From a very provocative essay by a very wise man, Brian Arthur.  You can– and should– read it in its entirety at “Where is technology taking the economy?

    See also: “Everyone can enjoy a life of luxurious leisure if the machine-produced wealth is shared, or most people can end up miserably poor if the machine-owners successfully lobby against wealth redistribution”*…

    * T.E. Lawrence

    ###

    As we rethink the fundamentals, we might recall that it was on this date in 1994 that The Superhighway Summit was held at the University of California, Los Angeles’s Royce Hall.

    It was the “first public conference bringing together all of the major industry, government and academic leaders in the field [and] also began the national dialogue about the Information Superhighway and its implications.” The conference was organized by Richard Frank of the Academy of Television Arts & Sciences and Jeffrey Cole and Geoffrey Cowan, the former co-directors of UCLA’s Center for Communication Policy.The keynote speaker was Vice President Al Gore who said:  “We have a dream for…an information superhighway that can save lives, create jobs and give every American, young and old, the chance for the best education available to anyone, anywhere.”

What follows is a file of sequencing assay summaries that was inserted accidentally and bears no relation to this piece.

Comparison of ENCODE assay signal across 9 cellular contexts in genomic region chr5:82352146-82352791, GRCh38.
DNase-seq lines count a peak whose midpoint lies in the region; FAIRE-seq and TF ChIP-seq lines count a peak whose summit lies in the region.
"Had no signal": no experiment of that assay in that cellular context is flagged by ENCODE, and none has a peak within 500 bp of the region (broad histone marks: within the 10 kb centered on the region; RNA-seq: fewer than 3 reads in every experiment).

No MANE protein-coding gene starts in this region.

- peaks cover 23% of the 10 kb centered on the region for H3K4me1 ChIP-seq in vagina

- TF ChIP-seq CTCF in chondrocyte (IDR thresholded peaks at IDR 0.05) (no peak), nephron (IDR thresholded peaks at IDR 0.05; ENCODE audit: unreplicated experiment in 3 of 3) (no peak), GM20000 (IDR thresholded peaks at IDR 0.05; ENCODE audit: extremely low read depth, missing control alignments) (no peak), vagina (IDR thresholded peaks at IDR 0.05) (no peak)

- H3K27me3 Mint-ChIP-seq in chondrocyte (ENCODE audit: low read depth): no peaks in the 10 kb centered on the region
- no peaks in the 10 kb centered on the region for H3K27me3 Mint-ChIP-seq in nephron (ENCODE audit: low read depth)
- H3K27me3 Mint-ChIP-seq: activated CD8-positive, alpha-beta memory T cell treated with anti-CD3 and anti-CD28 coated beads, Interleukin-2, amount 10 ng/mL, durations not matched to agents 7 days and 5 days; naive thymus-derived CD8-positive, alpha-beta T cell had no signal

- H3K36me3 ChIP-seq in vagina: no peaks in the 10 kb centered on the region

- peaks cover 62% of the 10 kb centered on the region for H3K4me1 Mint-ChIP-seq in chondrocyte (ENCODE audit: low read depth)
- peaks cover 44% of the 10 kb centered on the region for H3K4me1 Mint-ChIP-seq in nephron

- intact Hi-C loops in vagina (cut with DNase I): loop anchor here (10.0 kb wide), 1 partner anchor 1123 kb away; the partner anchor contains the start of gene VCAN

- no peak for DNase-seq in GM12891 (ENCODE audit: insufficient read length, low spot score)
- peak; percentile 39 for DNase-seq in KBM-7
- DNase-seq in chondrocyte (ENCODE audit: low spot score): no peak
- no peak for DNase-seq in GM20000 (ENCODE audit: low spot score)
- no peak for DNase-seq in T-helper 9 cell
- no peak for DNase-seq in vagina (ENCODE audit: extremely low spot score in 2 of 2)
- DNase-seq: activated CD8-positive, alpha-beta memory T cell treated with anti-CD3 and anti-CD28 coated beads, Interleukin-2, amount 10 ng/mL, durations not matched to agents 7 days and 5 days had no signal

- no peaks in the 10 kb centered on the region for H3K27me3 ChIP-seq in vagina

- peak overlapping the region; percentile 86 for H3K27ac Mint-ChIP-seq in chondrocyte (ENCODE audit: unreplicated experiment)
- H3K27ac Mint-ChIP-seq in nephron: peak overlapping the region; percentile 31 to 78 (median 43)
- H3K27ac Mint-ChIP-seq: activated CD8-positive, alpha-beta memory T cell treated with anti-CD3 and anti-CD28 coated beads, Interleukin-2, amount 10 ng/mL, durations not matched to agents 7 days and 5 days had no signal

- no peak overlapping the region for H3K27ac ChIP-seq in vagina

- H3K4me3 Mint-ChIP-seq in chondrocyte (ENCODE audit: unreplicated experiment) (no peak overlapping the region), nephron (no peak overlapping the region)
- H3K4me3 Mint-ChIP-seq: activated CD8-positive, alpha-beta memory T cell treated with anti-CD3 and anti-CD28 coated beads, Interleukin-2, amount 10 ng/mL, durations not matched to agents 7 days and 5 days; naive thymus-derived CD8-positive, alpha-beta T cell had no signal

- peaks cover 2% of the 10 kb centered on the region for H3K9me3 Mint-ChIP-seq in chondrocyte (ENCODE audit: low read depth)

According to Cynthia Lee in UCLA Today: “The participants underscored the point that the major challenge of the Information Highway would lie in access or the ‘gap between those who will have access to it because they can afford to equip themselves with the latest electronic devices and those who can’t.’”  [source]

    Vice President Gore at the Summit’s podium

    source

     

     

     
  • feedwordpress 09:01:24 on 2017/12/15 Permalink
    Tags: , Bill of Rights Day, , , , Internet, ,   

    “When truth is replaced by silence, the silence is a lie”*…